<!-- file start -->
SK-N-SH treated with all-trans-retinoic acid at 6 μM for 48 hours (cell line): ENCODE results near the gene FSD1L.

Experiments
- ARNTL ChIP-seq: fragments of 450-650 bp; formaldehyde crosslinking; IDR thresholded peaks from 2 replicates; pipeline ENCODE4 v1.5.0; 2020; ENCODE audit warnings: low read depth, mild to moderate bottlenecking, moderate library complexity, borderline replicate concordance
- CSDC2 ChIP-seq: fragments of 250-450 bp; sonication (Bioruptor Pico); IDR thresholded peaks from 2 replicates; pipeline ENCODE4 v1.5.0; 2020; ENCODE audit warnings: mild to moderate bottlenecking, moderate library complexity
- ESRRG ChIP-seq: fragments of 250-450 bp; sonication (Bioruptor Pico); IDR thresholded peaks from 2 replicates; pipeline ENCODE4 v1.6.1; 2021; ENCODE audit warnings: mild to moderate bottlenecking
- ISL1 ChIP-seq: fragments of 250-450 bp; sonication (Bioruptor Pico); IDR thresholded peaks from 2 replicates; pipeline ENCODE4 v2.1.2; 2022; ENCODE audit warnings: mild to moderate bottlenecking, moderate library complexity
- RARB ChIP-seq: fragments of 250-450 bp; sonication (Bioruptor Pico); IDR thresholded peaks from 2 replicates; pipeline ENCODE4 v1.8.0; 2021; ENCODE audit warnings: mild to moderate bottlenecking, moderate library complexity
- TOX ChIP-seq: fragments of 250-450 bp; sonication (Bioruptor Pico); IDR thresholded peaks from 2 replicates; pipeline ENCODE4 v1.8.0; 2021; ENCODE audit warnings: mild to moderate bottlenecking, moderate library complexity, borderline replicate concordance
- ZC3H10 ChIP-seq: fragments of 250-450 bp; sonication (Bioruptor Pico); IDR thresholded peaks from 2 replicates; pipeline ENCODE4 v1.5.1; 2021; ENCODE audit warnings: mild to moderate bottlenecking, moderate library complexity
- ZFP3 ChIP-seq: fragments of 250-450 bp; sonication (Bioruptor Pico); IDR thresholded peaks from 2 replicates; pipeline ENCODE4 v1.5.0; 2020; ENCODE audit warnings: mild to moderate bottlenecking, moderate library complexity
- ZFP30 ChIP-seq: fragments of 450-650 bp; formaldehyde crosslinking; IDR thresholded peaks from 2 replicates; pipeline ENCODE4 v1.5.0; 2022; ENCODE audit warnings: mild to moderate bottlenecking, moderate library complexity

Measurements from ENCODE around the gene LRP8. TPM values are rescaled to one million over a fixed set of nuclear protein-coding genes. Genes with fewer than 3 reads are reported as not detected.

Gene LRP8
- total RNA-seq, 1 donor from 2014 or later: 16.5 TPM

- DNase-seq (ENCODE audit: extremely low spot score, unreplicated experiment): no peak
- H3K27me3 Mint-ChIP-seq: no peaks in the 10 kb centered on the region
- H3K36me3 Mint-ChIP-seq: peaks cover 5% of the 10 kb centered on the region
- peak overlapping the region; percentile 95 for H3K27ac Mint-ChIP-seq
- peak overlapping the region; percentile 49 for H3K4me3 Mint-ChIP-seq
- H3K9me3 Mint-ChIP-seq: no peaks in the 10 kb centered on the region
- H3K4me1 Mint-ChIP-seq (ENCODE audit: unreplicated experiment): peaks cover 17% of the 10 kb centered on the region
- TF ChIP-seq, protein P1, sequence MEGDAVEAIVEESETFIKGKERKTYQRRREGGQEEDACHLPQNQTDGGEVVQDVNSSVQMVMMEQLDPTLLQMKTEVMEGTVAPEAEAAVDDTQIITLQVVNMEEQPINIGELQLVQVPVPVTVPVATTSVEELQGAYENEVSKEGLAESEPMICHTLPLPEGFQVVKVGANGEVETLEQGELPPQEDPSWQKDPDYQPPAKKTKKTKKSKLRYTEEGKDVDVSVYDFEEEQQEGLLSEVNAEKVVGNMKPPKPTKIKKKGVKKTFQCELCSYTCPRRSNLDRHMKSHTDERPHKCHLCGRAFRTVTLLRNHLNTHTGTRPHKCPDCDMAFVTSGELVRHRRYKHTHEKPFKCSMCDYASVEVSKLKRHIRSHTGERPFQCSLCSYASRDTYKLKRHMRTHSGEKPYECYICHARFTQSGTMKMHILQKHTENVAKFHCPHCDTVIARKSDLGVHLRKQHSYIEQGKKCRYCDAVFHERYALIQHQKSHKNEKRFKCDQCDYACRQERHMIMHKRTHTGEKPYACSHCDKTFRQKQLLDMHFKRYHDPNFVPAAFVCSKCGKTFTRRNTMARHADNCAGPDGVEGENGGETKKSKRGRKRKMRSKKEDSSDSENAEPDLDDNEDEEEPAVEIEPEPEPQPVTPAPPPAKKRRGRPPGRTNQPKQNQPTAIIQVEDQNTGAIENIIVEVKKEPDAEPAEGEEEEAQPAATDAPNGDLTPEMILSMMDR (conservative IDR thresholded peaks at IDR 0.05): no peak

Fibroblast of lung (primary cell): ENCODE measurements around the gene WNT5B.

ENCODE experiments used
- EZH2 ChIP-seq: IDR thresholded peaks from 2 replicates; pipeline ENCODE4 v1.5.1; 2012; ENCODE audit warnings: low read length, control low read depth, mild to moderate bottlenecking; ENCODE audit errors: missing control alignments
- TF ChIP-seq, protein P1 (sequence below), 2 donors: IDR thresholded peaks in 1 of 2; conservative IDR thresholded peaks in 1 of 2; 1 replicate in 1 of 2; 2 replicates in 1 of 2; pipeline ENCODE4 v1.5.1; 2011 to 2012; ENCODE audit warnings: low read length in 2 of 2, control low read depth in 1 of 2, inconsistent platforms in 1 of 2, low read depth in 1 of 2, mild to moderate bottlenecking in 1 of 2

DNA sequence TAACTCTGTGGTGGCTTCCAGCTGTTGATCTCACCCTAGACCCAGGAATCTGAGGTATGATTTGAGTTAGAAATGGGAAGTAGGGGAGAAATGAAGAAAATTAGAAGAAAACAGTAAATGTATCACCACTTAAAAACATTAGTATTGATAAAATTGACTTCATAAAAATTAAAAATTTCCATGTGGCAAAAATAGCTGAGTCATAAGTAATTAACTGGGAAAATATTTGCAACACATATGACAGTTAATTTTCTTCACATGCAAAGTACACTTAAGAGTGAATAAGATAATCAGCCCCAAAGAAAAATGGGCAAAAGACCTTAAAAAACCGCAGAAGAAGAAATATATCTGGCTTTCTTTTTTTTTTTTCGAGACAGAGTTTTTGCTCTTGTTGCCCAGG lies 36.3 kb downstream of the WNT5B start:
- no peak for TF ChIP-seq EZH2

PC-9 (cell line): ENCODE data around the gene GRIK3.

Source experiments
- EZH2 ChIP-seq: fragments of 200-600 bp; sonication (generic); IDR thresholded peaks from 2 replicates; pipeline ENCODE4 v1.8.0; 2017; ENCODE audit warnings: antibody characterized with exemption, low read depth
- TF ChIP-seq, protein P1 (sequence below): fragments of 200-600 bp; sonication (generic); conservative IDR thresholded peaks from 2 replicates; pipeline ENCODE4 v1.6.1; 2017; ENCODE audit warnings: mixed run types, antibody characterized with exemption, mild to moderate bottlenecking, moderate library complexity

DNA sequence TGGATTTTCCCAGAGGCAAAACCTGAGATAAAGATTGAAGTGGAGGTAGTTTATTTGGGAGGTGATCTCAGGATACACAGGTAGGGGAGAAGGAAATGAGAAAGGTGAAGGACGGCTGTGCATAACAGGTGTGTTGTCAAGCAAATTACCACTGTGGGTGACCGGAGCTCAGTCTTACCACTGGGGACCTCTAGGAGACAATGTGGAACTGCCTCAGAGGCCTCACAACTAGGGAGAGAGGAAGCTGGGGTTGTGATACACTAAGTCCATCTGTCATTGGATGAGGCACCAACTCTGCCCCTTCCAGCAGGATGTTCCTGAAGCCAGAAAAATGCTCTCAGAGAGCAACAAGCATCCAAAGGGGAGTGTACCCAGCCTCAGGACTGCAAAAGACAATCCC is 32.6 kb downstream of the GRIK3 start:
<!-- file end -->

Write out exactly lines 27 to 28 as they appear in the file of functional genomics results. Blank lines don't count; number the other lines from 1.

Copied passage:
DNA sequence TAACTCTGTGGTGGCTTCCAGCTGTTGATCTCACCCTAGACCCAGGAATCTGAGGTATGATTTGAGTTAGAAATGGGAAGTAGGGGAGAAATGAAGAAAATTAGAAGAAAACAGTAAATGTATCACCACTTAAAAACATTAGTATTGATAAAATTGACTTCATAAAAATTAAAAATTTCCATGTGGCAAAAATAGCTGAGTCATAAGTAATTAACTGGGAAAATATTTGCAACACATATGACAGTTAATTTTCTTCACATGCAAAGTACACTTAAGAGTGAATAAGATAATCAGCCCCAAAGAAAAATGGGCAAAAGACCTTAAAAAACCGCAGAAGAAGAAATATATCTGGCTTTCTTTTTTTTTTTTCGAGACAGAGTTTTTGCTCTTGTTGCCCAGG lies 36.3 kb downstream of the WNT5B start:
- no peak for TF ChIP-seq EZH2